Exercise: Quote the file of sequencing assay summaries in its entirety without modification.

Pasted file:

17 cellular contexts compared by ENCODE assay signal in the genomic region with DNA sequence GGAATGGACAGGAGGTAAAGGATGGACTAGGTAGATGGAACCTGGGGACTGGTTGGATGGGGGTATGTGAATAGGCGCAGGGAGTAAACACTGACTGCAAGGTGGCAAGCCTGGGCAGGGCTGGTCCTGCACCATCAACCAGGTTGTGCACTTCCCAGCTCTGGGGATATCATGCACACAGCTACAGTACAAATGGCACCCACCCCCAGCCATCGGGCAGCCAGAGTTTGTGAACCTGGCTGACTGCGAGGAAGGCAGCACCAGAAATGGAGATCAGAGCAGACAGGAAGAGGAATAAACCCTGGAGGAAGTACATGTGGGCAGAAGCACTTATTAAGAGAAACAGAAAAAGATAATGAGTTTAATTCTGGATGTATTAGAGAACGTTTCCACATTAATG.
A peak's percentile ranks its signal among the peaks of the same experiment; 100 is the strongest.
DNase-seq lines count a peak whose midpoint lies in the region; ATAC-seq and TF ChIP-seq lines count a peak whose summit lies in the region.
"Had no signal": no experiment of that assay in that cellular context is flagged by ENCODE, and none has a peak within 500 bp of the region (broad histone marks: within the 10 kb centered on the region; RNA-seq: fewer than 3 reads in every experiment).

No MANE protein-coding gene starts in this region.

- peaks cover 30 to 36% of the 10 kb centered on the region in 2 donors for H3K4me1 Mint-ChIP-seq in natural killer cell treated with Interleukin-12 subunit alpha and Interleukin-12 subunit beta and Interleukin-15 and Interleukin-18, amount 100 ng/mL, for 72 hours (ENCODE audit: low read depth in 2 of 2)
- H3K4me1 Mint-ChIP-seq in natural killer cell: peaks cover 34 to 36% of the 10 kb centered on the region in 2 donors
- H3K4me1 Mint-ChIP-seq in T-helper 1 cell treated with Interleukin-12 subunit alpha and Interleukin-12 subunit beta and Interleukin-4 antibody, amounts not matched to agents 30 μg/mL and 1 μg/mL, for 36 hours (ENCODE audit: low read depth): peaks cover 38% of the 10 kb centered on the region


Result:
17 cellular contexts compared by ENCODE assay signal in the genomic region with DNA sequence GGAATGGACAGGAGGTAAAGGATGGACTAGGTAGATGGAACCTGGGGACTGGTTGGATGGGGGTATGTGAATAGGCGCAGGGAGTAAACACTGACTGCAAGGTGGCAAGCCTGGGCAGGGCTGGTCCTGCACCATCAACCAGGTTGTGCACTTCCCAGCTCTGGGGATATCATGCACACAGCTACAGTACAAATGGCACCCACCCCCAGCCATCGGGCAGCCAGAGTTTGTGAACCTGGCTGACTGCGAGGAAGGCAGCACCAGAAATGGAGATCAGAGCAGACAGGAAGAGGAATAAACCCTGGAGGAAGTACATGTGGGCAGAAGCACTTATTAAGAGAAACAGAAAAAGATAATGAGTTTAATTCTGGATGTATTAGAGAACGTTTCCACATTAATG.
A peak's percentile ranks its signal among the peaks of the same experiment; 100 is the strongest.
DNase-seq lines count a peak whose midpoint lies in the region; ATAC-seq and TF ChIP-seq lines count a peak whose summit lies in the region.
"Had no signal": no experiment of that assay in that cellular context is flagged by ENCODE, and none has a peak within 500 bp of the region (broad histone marks: within the 10 kb centered on the region; RNA-seq: fewer than 3 reads in every experiment).

No MANE protein-coding gene starts in this region.

- peaks cover 30 to 36% of the 10 kb centered on the region in 2 donors for H3K4me1 Mint-ChIP-seq in natural killer cell treated with Interleukin-12 subunit alpha and Interleukin-12 subunit beta and Interleukin-15 and Interleukin-18, amount 100 ng/mL, for 72 hours (ENCODE audit: low read depth in 2 of 2)
- H3K4me1 Mint-ChIP-seq in natural killer cell: peaks cover 34 to 36% of the 10 kb centered on the region in 2 donors
- H3K4me1 Mint-ChIP-seq in T-helper 1 cell treated with Interleukin-12 subunit alpha and Interleukin-12 subunit beta and Interleukin-4 antibody, amounts not matched to agents 30 μg/mL and 1 μg/mL, for 36 hours (ENCODE audit: low read depth): peaks cover 38% of the 10 kb centered on the region